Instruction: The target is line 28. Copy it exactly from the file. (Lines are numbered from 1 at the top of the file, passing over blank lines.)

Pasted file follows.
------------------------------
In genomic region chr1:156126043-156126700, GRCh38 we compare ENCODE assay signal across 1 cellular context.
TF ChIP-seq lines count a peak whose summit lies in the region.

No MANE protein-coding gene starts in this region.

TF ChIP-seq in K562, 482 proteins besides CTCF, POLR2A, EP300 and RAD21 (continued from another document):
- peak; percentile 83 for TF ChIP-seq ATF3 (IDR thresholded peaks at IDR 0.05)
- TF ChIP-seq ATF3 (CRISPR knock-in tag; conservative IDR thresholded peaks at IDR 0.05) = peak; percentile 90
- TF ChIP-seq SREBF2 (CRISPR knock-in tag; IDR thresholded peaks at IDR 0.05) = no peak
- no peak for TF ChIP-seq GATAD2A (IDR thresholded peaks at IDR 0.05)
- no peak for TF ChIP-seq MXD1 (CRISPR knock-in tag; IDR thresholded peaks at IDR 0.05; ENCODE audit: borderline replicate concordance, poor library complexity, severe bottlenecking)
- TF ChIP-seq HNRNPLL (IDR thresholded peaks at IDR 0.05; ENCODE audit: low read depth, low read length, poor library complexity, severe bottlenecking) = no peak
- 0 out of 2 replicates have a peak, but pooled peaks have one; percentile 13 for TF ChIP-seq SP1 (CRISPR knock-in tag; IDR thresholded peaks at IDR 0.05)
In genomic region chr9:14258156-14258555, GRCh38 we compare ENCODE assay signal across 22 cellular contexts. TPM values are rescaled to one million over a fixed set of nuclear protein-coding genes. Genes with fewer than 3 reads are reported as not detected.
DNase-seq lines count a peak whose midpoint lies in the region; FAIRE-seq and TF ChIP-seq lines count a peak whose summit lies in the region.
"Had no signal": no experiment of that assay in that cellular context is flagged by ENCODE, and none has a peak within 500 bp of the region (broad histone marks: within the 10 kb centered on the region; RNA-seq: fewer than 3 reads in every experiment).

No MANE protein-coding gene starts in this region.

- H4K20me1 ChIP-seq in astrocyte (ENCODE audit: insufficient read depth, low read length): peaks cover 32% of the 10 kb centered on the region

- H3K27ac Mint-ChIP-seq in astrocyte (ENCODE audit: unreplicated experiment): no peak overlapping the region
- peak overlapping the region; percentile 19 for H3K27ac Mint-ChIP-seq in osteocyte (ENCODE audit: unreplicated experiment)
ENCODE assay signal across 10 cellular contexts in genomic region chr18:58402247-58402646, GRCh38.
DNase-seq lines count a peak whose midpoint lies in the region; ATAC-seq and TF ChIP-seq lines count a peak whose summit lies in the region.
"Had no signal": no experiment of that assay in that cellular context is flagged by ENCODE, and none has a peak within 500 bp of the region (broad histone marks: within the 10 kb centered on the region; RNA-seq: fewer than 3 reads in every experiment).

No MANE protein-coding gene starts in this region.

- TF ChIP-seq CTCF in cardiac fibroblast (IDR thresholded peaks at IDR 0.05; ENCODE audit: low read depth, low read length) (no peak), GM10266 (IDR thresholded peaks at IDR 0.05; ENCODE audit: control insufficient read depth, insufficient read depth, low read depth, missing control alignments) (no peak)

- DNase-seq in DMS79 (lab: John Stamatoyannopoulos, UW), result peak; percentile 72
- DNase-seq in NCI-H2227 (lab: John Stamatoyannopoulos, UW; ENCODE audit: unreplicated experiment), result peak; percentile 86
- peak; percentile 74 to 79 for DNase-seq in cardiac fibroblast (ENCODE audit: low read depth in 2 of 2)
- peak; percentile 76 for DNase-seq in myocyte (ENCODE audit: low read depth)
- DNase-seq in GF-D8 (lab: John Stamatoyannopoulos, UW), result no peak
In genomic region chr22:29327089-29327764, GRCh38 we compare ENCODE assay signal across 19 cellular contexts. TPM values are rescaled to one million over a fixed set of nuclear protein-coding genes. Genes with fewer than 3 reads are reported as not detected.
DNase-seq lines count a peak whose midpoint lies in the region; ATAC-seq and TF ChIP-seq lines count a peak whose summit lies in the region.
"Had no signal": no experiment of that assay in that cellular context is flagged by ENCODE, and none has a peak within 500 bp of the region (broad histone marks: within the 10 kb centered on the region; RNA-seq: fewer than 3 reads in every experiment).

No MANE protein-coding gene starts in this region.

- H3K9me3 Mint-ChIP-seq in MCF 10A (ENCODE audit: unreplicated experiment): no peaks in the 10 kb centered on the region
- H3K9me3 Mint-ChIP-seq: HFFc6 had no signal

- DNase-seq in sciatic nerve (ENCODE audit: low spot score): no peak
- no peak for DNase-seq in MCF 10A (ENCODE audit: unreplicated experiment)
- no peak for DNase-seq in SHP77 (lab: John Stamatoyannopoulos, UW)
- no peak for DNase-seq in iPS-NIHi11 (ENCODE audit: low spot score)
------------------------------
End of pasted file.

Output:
- DNase-seq in GF-D8 (lab: John Stamatoyannopoulos, UW), result no peak